1func init() {
3	rnd = renderer.New(
4		renderer.Options{
5			ParseGlobPattern: "html/*.html",
6		},
7	)

Here, we create a new renderer instance and set the ParseGlobPattern option. This option allows us to look for files inside the HTML folder with the “.html” extension and render them as templates.

Now, update the homeHandler in main.go file to return the content from the indexPage in the HTML template so that when a user makes a browser HTTP request to “localhost:9000/”, it returns the indexPage in the HTML template.

1func homeHandler(rw http.ResponseWriter, r *http.Request) {
2	// filePath := "./"
3	// err := rnd.FileView(rw, http.StatusOK, filePath, "")
5	err := rnd.HTML(rw, http.StatusOK, "indexPage", nil)

Here, I commented out the file that was being returned and replaced it with the "HTML" template renderer, as mentioned above.

Run go run main.go to view the result.

Note: If you used my Go Todo Backend API tutorial, make sure to have your database up and running, otherwise the app will crash.

Serve Static CSS and JavaScript Files in Go.

After running main.go and navigating to localhost:9000. You notice that the HTML lacks CSS, and the URL returns a 404 error for the static files.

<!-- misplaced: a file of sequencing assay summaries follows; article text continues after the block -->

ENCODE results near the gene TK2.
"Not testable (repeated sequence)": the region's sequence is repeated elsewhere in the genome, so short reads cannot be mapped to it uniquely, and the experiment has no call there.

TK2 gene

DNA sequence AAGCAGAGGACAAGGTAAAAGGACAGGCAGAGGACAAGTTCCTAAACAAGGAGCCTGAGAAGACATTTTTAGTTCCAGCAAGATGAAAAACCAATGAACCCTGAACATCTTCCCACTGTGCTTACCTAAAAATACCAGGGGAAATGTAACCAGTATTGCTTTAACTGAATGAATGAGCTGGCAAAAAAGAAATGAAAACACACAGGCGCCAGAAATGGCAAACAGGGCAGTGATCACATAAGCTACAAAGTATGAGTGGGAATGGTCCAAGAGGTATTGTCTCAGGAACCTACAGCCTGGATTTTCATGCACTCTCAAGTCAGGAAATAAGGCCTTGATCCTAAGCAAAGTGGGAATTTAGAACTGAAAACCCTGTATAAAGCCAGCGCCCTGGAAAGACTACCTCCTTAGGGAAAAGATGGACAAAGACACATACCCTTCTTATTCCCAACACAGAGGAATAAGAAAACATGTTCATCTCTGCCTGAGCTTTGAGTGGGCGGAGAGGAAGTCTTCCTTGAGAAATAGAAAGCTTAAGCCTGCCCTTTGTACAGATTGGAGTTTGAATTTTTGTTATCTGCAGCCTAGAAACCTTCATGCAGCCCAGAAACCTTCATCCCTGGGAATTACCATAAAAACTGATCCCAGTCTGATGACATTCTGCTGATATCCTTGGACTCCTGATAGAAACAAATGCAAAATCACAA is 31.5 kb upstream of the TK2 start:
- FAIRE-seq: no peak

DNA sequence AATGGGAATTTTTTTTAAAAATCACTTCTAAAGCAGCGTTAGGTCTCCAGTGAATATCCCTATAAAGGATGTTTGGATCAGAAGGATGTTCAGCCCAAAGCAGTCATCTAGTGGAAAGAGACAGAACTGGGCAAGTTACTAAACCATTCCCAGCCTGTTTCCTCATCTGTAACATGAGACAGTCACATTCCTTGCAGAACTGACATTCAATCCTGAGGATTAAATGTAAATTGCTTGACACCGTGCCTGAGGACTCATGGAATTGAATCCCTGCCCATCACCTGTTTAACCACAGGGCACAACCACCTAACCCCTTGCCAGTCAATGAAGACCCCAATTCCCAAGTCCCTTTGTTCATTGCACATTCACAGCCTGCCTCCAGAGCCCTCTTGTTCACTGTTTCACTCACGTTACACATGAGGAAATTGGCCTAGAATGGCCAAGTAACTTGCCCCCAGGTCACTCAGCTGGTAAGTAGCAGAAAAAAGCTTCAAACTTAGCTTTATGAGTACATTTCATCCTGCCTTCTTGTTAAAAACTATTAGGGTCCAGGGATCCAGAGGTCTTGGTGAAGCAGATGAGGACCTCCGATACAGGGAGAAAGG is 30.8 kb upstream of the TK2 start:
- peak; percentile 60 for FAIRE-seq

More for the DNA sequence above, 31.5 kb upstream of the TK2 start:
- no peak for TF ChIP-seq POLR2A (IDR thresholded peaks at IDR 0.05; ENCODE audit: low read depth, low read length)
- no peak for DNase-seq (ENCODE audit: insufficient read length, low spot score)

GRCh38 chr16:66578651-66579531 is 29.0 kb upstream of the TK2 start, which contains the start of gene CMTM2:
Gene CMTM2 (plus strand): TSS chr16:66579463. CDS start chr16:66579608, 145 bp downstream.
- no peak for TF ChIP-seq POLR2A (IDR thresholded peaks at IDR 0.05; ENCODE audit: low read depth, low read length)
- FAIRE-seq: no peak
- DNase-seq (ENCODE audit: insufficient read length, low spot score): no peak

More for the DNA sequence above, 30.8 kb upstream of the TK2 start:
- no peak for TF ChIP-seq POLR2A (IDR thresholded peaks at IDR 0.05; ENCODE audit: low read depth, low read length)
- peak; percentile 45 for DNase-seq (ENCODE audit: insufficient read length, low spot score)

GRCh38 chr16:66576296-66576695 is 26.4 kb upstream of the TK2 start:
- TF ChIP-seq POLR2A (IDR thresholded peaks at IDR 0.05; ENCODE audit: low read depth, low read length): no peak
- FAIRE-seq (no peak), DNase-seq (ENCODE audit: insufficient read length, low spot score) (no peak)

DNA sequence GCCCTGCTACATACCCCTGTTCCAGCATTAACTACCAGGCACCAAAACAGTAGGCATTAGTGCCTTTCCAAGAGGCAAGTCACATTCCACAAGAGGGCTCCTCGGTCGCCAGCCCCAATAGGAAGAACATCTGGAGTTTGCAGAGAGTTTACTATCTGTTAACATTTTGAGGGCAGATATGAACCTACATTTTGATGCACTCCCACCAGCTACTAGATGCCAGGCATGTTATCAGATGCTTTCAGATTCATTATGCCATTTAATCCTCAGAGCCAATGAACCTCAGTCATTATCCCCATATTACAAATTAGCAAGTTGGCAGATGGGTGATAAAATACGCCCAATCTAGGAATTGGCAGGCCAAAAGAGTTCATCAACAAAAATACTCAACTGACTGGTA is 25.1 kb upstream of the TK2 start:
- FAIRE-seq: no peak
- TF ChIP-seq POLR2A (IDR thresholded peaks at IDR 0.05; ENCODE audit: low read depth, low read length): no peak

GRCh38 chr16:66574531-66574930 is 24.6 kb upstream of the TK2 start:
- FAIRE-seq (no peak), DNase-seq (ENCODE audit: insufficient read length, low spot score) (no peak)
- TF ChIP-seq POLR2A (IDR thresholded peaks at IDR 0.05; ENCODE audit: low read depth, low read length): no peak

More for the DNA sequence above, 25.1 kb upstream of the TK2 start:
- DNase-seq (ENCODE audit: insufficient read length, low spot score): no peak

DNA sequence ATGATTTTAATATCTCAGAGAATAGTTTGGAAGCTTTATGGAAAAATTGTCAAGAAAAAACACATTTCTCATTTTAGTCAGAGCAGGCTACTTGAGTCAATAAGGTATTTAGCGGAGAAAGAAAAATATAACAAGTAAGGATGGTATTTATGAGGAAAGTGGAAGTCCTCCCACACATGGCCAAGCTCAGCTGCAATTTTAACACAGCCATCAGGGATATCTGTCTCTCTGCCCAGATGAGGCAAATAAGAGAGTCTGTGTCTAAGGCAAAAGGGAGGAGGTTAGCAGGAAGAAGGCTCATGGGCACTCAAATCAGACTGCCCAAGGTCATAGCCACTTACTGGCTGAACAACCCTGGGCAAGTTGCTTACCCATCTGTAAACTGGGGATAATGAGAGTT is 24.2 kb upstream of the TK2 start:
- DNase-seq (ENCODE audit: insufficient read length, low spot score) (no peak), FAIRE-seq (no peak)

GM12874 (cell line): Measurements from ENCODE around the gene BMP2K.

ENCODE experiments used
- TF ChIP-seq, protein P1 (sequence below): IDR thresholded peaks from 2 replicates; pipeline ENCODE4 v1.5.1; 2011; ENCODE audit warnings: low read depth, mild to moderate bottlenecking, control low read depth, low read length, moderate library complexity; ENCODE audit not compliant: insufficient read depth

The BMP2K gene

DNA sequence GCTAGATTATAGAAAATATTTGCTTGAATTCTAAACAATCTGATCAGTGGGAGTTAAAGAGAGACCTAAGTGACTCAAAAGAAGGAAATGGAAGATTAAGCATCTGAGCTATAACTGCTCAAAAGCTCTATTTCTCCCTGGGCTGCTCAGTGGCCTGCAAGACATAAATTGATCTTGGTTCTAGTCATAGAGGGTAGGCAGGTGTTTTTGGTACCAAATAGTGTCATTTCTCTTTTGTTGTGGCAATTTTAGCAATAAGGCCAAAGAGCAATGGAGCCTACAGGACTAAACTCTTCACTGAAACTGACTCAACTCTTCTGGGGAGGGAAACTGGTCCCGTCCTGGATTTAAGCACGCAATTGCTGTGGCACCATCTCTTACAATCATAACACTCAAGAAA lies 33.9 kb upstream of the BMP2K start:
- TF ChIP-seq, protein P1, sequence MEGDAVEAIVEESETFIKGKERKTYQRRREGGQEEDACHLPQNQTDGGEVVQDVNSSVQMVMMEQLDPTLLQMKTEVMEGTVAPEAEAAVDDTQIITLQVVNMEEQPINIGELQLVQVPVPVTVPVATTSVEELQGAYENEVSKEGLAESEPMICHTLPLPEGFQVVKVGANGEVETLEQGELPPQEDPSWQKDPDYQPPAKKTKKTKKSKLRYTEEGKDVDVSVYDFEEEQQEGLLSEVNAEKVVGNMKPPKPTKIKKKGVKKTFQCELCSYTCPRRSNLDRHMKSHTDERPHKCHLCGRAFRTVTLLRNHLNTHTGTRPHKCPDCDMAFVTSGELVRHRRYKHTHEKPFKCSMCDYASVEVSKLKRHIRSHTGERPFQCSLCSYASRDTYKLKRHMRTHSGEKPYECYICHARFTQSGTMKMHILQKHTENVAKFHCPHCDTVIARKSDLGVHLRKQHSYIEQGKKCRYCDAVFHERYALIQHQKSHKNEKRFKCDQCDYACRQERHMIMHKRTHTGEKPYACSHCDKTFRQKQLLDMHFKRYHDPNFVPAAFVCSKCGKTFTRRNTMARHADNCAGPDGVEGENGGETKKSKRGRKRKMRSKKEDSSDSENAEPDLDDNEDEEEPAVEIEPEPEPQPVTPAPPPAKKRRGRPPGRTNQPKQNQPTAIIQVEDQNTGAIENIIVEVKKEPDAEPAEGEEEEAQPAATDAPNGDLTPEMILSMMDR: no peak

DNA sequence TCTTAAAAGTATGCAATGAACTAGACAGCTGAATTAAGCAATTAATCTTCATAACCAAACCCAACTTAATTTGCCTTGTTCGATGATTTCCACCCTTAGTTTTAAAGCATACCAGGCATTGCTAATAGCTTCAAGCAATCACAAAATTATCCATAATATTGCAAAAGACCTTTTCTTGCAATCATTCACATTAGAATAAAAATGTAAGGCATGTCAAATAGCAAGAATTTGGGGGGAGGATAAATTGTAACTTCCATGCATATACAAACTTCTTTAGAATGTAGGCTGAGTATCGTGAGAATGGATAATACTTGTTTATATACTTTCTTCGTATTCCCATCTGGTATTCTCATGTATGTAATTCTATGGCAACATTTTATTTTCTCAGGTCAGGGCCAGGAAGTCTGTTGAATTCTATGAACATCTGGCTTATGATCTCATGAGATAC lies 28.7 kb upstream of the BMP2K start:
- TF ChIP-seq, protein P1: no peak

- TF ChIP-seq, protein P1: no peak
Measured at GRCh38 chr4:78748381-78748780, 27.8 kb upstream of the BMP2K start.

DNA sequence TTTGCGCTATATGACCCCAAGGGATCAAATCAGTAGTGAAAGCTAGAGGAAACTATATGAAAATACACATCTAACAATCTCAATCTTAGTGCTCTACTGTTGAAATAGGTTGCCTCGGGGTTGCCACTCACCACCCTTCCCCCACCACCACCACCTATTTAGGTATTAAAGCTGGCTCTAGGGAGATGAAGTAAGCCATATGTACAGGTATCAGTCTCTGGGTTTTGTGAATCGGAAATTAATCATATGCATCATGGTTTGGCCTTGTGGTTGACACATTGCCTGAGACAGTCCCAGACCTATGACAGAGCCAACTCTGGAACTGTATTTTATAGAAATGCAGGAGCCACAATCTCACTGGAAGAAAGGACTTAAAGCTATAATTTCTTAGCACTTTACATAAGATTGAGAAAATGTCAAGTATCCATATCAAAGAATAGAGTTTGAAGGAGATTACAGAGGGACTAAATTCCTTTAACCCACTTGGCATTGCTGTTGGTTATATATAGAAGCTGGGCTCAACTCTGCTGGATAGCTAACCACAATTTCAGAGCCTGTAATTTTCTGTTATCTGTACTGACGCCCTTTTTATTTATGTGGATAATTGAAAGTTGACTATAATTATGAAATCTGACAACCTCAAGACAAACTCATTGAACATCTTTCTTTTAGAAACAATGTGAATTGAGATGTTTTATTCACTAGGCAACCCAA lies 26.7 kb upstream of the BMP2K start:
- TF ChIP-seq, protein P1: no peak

To fix this error, we must serve the static files to Go by publishing the CSS files.

To publish the static files, update func main in main.go and add the following code after where you defined middleware.Logger and before where you specified the homehandler to ensure that the static files are available when a user sends a request to localhost:9000.


1// Serve static files
2fs := http.FileServer(http.Dir("./static"))
3router.Handle("/static/*", http.StripPrefix("/static/", fs))

In the code above, we use the file server handler http.fileServer to serve static files from the ‘static’ directory on the server.

The router.Handle method handles the route for serving static files. In this example, we use chi.Router,so update accordingly to whatever router you are using. This setup specifies that any URL path request starting with “/static/” should be handled by the ‘fs’ (file server ).

The http.StripPrefix removes the ‘static’ prefix from the request URL, so instead of the request URL to be domain-name/static/static/style.css, it will be domain-name/static/styles.css.

Once you complete the setup, run go run main.go and navigate to localhost:9000 in your web browser. You will see that the page has applied the styles, and the URL will return a 200 status ok for the CSS and script file( if you added one ), indicating that the server has successfully served the static files.


JavaScript File

Adding a JavaScript file is no different from adding a CSS file. The process is exactly the same. Simply create a script.js file inside the static folder (or whichever folder name you used). After restarting the server, the JavaScript file will be picked up and served, just like the CSS file.css file.

Final Result